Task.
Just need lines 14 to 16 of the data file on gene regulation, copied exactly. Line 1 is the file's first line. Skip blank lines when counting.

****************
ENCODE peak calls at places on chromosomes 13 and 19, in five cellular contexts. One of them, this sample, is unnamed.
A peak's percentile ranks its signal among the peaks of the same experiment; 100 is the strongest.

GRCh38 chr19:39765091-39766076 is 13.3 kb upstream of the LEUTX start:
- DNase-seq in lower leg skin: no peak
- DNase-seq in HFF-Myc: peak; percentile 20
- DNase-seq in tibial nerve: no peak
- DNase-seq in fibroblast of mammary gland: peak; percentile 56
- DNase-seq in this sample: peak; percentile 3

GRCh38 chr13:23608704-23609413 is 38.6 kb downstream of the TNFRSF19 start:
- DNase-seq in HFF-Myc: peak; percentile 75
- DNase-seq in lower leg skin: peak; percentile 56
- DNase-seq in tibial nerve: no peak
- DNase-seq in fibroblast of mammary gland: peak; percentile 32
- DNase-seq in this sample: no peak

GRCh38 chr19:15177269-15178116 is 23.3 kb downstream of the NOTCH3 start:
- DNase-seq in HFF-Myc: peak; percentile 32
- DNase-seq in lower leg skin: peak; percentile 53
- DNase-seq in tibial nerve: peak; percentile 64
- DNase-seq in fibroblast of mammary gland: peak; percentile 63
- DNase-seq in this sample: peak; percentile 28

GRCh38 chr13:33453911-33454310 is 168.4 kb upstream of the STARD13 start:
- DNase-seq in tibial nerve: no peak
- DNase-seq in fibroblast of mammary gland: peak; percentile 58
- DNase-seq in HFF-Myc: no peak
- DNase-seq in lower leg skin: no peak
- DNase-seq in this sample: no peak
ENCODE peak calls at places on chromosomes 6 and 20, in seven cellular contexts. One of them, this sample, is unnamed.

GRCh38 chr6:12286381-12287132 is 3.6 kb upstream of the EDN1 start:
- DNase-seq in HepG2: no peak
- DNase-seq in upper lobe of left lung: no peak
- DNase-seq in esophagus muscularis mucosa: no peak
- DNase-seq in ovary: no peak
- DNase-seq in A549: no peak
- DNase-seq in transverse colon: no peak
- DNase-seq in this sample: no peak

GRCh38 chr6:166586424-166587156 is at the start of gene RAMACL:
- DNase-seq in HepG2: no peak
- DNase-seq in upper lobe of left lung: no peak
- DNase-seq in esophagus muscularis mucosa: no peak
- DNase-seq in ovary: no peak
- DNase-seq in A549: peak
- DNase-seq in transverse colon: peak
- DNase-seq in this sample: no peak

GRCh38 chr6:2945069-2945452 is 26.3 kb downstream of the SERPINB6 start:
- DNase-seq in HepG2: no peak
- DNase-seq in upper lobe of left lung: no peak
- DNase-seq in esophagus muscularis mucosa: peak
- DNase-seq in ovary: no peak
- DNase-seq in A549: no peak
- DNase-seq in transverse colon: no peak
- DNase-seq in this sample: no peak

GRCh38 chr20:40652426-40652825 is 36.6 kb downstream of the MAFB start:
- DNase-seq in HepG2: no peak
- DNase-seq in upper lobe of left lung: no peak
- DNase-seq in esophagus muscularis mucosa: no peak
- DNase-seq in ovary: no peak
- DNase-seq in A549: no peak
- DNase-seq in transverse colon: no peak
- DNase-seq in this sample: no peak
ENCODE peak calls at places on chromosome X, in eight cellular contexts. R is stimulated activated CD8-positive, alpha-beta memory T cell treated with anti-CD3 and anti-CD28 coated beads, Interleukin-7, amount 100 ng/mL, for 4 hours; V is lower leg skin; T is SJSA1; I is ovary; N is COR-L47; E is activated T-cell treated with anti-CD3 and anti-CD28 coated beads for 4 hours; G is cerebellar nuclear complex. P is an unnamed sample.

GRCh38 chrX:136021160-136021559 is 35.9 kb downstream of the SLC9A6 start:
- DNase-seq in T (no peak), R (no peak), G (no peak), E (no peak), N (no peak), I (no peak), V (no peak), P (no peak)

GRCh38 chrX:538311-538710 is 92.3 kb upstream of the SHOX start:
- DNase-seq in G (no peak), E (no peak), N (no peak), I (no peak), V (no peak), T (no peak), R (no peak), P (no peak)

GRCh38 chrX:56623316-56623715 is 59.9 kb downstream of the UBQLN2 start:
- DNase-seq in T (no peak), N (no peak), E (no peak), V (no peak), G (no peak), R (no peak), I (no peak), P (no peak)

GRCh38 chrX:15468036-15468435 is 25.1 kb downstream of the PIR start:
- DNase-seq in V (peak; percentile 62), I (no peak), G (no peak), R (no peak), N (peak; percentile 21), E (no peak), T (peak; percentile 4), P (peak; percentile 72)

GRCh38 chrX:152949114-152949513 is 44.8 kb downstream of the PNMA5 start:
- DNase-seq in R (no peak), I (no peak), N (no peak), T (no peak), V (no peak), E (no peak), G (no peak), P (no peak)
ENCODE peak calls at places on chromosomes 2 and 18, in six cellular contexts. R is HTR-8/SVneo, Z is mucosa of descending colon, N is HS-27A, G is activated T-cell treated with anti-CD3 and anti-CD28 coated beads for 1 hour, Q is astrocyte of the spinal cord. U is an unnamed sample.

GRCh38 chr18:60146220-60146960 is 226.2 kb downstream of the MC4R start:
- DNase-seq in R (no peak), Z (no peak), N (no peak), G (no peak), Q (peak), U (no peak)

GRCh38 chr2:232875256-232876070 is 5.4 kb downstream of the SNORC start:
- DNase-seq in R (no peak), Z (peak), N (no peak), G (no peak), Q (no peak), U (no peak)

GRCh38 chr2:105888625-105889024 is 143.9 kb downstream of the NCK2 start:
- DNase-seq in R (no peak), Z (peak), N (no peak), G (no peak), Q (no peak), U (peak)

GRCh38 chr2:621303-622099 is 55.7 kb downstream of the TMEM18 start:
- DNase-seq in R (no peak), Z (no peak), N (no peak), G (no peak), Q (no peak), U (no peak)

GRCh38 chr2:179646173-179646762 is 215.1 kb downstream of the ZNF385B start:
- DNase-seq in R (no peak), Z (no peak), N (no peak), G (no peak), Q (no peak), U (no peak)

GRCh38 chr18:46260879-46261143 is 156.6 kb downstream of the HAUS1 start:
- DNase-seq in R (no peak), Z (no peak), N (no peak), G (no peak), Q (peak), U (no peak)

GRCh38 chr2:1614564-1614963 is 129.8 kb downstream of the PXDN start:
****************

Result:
- DNase-seq in this sample: no peak

GRCh38 chr19:15177269-15178116 is 23.3 kb downstream of the NOTCH3 start:
- DNase-seq in HFF-Myc: peak; percentile 32